IT WAS conceived as a continental-style tree lined boulevard, providing shade and colour for shoppers and coffee drinkers - but it has led to a very British row.
A total of 20 trees along Whitton High Street are due to be uprooted to make way for replacements which Richmond Council leaders claim will be more attractive and more suitable for the location.
The plans are part of an ongoing £1.7 million regeneration of the busy shopping parade, which the council suggests will herald a return to its 'glory days'.
But they have upset one opposition councillor who is appalled by the loss of healthy mature trees and claims people were never consulted about the move.
Liz Jaeger, Liberal Democrat councillor for Whitton, claimed the original plans, on which the public were consulted, 18 out of 22 existing trees being retained and 37 new ones added. She said the current mature trees provided welcome shade and did a far better job of cutting air pollution than their planned replacements would.
"I call on the council to reconsider and consult further before this very controversial plan goes any further," she added.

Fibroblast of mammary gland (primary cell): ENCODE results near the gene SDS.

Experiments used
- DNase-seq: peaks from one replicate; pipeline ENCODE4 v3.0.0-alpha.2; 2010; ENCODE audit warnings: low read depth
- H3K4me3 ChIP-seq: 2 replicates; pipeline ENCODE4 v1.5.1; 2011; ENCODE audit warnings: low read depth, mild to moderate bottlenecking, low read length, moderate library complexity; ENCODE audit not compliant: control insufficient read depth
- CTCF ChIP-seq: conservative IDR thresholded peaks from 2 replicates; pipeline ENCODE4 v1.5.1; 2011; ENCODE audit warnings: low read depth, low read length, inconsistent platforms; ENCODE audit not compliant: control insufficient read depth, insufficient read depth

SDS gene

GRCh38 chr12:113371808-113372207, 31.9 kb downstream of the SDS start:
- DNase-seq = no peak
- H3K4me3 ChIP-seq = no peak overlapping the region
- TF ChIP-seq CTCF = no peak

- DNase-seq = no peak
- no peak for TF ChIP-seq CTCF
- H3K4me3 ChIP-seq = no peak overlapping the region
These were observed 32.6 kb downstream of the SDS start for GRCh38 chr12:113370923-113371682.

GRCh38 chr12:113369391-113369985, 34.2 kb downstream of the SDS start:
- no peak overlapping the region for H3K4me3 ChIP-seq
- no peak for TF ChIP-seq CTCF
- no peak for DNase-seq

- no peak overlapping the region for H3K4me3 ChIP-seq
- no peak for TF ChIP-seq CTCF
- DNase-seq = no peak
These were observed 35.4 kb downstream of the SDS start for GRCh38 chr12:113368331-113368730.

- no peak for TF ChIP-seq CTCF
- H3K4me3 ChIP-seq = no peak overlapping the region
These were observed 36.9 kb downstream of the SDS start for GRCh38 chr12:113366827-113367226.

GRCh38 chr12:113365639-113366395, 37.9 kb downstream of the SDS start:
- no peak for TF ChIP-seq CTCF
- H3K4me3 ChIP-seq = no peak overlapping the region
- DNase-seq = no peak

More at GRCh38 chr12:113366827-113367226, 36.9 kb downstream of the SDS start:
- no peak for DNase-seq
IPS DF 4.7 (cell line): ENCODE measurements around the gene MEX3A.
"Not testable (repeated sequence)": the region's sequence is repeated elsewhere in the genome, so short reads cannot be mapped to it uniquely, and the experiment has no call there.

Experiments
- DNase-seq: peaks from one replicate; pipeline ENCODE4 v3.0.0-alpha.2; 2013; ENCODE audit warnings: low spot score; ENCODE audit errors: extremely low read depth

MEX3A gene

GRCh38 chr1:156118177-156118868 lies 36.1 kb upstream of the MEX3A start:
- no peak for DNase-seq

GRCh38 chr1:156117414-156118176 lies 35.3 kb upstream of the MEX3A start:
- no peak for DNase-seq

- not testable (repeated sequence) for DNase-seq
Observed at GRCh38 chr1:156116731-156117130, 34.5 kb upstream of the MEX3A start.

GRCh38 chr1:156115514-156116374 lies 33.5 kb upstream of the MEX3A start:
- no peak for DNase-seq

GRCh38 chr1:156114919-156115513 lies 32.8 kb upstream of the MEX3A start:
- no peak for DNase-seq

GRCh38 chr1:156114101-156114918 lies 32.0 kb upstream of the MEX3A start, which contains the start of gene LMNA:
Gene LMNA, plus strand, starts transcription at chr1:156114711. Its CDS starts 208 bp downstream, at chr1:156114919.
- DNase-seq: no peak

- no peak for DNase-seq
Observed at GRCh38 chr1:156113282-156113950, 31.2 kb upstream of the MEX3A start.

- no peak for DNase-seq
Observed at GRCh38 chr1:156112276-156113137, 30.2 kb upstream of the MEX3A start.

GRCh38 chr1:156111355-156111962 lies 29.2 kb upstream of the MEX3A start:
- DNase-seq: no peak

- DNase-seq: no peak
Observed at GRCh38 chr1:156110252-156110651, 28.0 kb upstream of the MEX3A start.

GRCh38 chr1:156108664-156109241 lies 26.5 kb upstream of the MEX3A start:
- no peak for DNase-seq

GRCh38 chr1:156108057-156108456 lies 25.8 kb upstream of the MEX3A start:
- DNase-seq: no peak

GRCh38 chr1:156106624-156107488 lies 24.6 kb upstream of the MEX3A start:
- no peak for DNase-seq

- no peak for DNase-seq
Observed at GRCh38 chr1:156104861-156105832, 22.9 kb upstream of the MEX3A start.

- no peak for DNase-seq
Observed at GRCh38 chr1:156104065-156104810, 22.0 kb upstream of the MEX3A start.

The proposed new trees are part of efforts to smarten up the street, including resurfacing the road, improving pavements and sprucing up shopfronts, partly funded by the Mayor of London.
The council claims a review of existing trees showed a number were unsuitable in that location, hence their planned removal.
It said the replacements would be ornamental flowering pear trees, which have white flowers in spring, turning a fiery red in the autumn.
Councillor Virginia Morris, Richmond's cabinet member for environment, said: "As well as improving the town centre's appearance, these new trees will also play a role in our ongoing efforts to tackle pollution and bring cleaner air to the high street."
The council has already replaced lampposts in the High Street and transformed a number of shopfronts, with 15 more in line for a makeover this autumn.
Pano Constantinedes, who owns Pano Hair Design, in the high street, said the investment had transformed the area, which he claimed was in danger of becoming a 'ghost town'.